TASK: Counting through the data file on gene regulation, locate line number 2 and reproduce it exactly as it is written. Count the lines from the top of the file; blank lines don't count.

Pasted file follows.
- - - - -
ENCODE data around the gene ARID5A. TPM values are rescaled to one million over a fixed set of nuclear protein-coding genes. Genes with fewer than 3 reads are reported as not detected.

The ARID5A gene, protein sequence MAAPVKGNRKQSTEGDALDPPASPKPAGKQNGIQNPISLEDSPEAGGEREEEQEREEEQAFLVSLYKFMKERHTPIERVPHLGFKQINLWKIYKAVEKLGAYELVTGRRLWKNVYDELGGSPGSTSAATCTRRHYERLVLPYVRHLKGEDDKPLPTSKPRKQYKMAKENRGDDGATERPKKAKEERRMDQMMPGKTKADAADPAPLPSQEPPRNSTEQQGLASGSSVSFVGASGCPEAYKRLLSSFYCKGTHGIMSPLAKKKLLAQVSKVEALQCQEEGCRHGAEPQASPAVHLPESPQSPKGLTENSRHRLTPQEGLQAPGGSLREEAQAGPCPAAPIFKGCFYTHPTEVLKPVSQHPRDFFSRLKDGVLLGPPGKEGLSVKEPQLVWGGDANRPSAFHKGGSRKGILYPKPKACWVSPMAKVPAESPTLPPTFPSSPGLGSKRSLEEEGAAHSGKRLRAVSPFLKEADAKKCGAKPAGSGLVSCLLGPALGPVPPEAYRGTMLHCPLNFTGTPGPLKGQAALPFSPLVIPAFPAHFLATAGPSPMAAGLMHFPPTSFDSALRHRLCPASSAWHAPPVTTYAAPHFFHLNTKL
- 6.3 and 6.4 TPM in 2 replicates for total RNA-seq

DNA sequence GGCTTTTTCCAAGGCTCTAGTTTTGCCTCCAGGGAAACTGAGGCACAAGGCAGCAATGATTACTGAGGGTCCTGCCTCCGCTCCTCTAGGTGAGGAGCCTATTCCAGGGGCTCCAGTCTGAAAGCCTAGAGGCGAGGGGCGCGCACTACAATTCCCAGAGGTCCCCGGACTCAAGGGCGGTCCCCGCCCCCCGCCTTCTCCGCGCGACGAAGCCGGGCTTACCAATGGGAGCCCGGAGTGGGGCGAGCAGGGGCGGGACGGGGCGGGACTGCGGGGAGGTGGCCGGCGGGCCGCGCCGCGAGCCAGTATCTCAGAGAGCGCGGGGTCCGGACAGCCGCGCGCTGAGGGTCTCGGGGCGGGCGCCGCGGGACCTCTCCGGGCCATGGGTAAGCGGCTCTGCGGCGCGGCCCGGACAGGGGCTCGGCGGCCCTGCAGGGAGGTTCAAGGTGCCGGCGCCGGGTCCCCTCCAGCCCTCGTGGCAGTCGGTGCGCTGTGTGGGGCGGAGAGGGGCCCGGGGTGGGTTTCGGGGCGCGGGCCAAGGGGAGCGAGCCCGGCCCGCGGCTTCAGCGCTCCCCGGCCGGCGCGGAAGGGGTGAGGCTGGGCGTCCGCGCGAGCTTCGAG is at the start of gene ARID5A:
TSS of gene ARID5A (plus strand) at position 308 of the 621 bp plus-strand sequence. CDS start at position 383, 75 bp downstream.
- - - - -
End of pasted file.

The ARID5A gene, protein sequence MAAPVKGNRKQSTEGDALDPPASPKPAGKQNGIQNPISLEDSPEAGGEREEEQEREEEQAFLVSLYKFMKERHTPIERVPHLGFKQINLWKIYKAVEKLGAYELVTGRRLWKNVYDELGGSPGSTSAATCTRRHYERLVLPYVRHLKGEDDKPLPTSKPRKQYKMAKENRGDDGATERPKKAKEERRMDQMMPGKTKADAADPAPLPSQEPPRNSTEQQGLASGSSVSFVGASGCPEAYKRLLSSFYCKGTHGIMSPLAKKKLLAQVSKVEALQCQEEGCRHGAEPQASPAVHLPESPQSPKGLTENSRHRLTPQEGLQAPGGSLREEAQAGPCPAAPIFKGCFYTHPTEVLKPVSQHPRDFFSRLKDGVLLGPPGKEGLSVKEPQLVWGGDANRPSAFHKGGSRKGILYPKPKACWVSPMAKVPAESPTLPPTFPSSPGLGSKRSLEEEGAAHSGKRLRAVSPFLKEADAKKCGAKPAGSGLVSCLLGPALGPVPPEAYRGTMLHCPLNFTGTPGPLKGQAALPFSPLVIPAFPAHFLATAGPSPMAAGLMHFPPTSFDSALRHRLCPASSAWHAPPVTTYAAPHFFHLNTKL